One of the biggest mistakes entrepreneurs make is bringing an idea into the marketplace without having a good understanding of the realities it will face upon implementation.
Finding facts or collecting facts can steer a ship in a completely different direction than a ship that has it’s mind made up. What’s important here is the recognition that collecting more information early in the innovative process can genuinely increase the chances of success.
If the entrepreneur can keep their excitement for an idea in check, they can prevent making costly mistakes later. Successful entrepreneurs mitigate risk, which is achieved by reducing the uncertainty and ambiguity surrounding their enterprise.
Uncovering facts about the personal, organizational, and competitive dynamics entrepreneurs will face in bringing the product or service to market gives them understanding that improves their odds of success.
As clarity is gained and uncertainty is reduced, entrepreneurs gain more credibility and legitimacy among their stakeholders, all of which helps them gain needed resources and support needed to make the business a success.
A critical strategy for gathering good data is to defer judgment and logic. Do not prejudge information. Simply capture it for later consideration. Therefore, entrepreneurs must consider any information that might relate to their fuzzy situation. It is not enough to say, “I know the facts, let’s get on with it.”
They must push beyond the obvious to get as many bits and pieces of knowledge as they can. Entrepreneurs must ask questions about the problem, whatever comes to mind.
Entrepreneurs must assume that whatever they think of about the problem is automatically relevant. In later steps they can analyze the information. A metaphor for understanding the importance of deliberately separating these steps might be helpful in acquiring this skill.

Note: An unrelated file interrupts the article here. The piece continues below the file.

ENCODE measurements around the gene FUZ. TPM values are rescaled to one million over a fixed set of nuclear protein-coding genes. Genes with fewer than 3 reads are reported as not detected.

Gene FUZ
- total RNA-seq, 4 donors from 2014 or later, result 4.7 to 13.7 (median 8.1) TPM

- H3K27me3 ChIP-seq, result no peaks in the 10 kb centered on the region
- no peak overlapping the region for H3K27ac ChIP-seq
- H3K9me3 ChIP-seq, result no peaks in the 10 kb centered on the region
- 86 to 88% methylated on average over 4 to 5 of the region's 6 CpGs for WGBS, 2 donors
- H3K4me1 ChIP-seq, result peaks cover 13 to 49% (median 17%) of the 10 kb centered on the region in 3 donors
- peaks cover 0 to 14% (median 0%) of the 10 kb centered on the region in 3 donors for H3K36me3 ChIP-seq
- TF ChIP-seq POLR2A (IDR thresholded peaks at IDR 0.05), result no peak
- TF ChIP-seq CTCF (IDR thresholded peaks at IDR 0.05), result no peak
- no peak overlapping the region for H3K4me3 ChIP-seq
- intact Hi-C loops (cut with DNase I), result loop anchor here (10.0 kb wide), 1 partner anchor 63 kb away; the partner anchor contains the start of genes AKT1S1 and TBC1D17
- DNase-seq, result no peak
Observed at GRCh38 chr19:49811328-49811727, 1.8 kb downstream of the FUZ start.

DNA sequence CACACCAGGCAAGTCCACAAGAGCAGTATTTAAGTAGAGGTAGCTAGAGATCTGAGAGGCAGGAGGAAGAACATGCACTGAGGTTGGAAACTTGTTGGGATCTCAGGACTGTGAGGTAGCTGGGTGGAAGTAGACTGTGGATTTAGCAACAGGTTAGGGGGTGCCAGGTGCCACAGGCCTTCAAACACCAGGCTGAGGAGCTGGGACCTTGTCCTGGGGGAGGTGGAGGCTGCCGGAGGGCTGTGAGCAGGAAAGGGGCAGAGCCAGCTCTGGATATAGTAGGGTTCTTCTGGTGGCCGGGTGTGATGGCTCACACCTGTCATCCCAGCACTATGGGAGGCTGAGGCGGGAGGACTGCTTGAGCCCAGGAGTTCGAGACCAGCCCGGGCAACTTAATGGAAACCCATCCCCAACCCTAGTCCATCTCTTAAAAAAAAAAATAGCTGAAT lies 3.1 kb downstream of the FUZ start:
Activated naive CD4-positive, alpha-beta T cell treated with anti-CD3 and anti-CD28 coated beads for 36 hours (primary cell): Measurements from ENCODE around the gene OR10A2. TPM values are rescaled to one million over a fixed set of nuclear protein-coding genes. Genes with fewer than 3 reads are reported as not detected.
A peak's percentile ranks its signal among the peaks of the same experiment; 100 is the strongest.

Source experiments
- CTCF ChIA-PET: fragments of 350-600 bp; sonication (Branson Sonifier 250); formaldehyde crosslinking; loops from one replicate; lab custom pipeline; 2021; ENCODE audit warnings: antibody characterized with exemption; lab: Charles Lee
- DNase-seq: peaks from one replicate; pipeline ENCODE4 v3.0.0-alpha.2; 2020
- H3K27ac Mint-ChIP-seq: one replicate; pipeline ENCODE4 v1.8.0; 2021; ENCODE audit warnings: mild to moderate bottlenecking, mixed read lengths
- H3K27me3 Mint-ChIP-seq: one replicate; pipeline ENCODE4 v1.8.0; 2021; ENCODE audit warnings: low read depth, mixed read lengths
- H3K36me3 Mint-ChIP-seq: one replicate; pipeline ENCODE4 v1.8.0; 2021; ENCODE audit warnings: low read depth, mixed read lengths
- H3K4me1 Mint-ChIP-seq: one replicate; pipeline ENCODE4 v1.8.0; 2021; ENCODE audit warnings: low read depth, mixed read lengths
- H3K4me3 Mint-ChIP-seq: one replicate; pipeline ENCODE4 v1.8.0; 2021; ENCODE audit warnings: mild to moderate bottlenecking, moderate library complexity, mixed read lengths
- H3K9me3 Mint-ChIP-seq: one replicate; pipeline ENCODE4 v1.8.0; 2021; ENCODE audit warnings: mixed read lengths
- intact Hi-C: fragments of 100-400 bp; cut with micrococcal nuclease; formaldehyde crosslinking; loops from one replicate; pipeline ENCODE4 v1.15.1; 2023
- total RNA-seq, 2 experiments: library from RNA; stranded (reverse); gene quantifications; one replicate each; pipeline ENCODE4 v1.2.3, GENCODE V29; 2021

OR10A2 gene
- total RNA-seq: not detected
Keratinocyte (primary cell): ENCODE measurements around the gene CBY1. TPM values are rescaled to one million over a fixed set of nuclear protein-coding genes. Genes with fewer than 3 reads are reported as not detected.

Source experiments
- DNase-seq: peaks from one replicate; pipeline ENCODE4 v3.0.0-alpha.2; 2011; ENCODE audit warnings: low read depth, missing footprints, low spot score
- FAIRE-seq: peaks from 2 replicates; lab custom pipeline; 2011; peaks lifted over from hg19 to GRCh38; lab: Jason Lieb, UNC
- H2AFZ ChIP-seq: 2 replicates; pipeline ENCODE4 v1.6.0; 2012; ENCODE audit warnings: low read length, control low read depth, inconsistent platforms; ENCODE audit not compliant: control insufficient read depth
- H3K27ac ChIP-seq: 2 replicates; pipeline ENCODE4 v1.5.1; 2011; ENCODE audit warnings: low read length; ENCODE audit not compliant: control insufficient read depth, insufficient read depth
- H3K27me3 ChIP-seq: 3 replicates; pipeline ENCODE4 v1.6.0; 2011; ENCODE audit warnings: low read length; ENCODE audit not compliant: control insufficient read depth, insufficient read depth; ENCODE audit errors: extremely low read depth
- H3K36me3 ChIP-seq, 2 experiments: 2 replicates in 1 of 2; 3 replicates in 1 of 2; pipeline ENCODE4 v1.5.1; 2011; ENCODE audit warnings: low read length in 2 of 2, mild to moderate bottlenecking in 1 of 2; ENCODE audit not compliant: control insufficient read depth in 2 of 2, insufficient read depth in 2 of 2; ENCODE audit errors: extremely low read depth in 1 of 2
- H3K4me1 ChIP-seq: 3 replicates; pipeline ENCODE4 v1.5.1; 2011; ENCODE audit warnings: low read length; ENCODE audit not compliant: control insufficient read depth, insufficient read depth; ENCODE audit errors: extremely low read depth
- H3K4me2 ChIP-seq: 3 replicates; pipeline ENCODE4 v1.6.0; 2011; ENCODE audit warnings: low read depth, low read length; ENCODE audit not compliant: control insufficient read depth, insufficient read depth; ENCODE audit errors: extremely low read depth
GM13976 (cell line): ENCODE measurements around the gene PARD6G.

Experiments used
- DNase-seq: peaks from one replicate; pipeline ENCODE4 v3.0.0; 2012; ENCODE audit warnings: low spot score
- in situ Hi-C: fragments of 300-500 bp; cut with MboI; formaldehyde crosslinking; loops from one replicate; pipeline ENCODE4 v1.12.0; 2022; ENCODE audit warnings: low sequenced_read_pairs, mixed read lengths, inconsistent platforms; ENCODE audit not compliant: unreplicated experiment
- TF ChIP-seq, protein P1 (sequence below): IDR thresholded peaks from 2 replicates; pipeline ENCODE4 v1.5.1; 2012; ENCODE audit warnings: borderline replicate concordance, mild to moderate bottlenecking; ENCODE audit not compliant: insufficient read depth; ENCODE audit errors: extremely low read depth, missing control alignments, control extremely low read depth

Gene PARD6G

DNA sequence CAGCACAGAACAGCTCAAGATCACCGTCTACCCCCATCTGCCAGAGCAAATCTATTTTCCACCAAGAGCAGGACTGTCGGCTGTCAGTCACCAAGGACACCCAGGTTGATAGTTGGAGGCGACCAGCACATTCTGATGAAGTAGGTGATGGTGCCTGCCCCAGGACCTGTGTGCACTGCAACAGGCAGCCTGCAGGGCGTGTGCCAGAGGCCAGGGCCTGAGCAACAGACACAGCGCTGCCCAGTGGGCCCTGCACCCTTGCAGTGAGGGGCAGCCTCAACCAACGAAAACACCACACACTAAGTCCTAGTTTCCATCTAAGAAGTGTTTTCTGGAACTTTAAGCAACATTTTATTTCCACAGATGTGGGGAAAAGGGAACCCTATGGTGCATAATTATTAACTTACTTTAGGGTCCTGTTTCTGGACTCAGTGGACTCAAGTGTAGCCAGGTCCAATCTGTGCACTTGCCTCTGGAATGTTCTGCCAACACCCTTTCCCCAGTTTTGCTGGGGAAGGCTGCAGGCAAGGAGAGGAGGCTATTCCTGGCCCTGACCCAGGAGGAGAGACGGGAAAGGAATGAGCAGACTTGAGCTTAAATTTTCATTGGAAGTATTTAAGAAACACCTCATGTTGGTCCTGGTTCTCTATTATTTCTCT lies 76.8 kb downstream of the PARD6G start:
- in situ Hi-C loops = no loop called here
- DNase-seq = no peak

Think of the Saturn rocket that launched Apollo missions to the moon during the 1960s. Soon after the rocket left the ground, its first stage dropped off. The second stage took over to lift the rocket higher before falling off in turn. The third stage then propelled the landing craft on a course to its final destination. Becoming aware of a new opportunity or problem is like the first rocket stage. It’s enough to get the entrepreneur started, but it’s only the beginning.
The problem as they first perceive it may not at all represent the problem as they finally perceive it. Searching for facts about the new opportunity or problem is the second rocket stage, the bridge between the two perceptions.
Only by opening their mind to as many potentially relevant facts as possible can entrepreneurs ensure that they will improve, expand, and enrich their final perception of the opportunity.
One helpful way for acquiring this new perception is by turning to others who might have knowledge on the situation. Popular sentiment has entrepreneurs as self-driven people attached to their vision of success. However, in reality, successful entrepreneurs often take a more humble position and recognize that they don’t have all the answers.
They are open to considering what facts others can reveal to them, in order to avoid making costly mistakes that could have been prevented, or better yet, to find opportunities others reveal to them. Therefore, it is incumbent on entrepreneurs to ask themselves, “In what other ways could others help me view my situation? Who else might have a useful but different perspective I could draw from?”
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